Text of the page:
Pablo Casals: Cellist, Conductor, Catalan

To focus on a few celebrated solo recordings is to miss the bigger picture of a complete musician, says Peter Quantrill, paying tribute to a cellist who played for Queen Victoria

Fifty years after his death, it is worth remembering that Pablo Casals was the first celebrity cellist of the modern age. What Paganini had done for the violin, and then Clara Schumann and Liszt for the piano – making a viable career out of touring as a solo virtuoso, as singers had done – it took Casals until the turn of the 19th-20th century. Yet he commissioned very little for his instrument, and then abruptly ceased that solo career at its zenith.

Radical Or Romantic?
Casals was born on the 29th of December 1876 in El Vendrell in Catalonia, where his father was a parish choirmaster and organist. He taught Pablo singing, piano, violin, organ and theory, and made his six-year-old son a box cello. Five years later, hearing a full-scale cello for the first time, Casals found his vocation. He pursued studies in Paris, and by the age of 22 was entertaining Queen Victoria at Osborne House on the Isle of Wight.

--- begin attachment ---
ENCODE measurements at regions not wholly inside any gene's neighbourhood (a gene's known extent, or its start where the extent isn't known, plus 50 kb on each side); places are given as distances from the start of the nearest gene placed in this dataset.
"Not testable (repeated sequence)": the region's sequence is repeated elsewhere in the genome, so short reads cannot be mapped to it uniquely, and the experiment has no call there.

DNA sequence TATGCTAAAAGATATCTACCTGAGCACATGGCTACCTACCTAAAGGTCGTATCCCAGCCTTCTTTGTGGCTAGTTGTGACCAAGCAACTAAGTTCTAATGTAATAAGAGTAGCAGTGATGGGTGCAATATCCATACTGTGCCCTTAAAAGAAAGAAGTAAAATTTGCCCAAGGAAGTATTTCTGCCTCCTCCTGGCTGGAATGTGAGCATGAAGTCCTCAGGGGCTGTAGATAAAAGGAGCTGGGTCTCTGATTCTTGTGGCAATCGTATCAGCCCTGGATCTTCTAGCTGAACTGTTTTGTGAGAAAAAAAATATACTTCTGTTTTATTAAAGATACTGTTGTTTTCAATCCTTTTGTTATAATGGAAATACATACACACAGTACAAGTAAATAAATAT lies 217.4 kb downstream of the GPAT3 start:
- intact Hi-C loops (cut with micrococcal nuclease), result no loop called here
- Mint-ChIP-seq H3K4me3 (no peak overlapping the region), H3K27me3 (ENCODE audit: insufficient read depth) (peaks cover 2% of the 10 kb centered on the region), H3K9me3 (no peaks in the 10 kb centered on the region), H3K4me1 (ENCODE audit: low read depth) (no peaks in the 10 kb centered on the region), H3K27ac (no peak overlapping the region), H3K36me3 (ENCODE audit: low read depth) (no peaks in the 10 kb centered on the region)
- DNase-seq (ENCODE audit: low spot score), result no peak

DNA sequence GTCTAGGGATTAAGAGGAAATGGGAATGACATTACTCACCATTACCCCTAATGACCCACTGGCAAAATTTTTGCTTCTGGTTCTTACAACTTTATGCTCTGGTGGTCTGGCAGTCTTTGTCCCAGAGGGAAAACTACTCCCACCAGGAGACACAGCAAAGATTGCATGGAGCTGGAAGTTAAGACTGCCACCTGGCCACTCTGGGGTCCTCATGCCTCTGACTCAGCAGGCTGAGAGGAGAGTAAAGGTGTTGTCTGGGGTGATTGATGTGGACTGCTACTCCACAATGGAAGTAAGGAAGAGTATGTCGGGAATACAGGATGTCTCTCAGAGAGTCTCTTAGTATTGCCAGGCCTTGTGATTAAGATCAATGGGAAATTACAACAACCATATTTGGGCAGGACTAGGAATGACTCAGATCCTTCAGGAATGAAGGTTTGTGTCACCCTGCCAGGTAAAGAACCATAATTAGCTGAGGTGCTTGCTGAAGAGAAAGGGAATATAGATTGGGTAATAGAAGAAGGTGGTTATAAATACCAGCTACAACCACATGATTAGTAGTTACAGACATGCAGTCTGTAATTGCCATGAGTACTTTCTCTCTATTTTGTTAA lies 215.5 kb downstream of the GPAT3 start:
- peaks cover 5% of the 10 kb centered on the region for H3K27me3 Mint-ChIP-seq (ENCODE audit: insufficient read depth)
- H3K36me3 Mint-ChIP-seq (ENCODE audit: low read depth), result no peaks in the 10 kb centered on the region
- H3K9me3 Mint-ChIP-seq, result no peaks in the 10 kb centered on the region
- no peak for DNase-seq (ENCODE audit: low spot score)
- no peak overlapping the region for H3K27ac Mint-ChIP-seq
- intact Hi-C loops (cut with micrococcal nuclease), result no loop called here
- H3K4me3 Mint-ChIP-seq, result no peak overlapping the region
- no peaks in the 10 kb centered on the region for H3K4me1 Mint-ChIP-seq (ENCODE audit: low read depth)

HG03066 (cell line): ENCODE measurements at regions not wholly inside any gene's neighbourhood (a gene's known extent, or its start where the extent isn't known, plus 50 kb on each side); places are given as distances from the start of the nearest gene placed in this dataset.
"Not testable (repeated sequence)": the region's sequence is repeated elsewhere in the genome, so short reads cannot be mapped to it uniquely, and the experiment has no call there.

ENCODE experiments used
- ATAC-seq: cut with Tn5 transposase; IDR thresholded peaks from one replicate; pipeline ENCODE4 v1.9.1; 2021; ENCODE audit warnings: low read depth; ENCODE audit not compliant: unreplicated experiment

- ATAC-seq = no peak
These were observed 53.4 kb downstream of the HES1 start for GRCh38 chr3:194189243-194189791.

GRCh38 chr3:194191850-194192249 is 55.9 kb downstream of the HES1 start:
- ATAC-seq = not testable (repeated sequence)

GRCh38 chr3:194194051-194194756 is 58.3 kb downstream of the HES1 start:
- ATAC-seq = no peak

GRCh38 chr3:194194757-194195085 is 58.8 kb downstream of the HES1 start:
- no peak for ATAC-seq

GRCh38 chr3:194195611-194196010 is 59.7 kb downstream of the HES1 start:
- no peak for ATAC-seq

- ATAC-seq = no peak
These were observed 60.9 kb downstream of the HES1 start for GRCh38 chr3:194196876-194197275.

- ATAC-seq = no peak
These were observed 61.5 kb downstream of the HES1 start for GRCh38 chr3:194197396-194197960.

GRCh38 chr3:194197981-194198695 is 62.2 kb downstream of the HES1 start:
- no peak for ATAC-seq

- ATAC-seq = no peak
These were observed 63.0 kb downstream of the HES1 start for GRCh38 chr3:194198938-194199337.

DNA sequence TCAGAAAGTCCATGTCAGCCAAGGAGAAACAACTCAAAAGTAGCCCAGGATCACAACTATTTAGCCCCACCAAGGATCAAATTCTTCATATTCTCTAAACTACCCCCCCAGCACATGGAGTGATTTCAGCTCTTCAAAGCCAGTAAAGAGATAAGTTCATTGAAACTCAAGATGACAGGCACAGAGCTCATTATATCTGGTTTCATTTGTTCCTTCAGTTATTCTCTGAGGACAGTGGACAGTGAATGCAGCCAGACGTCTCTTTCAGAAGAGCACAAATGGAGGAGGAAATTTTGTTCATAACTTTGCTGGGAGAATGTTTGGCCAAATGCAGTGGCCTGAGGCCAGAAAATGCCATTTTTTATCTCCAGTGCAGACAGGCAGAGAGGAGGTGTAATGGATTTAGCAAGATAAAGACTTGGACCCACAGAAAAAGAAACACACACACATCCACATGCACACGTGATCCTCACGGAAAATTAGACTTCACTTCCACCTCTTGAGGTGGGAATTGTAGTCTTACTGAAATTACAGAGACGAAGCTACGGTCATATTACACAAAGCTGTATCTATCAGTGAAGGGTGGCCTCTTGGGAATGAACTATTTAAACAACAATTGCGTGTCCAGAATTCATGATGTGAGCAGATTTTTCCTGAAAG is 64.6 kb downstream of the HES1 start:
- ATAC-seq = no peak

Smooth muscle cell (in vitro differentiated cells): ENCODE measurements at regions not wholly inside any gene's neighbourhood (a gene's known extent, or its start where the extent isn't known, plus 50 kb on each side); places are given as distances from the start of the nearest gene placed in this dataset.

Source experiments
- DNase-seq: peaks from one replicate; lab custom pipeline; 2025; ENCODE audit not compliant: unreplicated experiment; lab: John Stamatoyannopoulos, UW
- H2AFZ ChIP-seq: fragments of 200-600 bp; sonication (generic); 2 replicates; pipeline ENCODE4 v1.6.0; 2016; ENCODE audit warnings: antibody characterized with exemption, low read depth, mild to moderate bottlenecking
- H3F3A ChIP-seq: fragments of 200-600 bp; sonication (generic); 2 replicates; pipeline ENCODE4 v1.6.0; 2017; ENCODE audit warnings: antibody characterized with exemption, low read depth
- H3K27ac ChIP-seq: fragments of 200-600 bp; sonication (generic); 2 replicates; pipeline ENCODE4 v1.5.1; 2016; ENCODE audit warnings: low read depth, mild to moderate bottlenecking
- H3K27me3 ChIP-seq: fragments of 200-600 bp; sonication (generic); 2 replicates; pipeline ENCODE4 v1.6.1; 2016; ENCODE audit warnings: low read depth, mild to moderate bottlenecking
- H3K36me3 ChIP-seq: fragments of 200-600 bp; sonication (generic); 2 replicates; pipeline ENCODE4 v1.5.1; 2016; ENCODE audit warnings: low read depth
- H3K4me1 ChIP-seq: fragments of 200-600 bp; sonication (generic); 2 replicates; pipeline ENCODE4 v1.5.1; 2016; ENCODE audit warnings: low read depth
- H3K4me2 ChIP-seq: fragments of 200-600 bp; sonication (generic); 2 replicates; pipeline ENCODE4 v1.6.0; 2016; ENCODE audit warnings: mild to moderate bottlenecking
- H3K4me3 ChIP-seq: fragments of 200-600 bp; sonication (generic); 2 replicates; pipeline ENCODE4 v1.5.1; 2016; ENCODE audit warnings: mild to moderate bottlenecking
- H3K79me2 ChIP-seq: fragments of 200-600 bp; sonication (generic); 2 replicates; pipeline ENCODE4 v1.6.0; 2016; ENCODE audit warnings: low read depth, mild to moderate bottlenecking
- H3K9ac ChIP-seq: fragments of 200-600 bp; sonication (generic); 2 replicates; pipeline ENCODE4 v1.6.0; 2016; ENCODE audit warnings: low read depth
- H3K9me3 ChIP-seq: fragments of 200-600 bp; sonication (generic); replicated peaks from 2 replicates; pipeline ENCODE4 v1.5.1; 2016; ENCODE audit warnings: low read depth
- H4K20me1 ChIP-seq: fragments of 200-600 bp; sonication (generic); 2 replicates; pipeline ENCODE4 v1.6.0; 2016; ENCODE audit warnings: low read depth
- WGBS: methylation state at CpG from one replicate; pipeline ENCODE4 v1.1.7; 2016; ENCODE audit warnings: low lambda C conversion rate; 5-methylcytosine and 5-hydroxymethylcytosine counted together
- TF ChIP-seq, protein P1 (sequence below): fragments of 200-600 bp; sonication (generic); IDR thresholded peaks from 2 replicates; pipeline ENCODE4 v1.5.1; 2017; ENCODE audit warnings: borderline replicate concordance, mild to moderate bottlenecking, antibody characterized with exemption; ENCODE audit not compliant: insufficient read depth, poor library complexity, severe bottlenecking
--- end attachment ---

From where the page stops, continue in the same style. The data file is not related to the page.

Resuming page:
The absence of smoothly engineered stereo recordings from his discography has exaggerated sentimental impressions of Casals as an artist from a lost era. He was more of a radical than a Romantic, in his playing as well as his philosophy. Paul Tortelier remarked that Casals was probably the first cellist to use his left hand in the style of a pianist: 'that is, by normally placing only one finger on the string at a time rather than keeping all fingers clamped down. This allowed the fingers to vibrate freely'.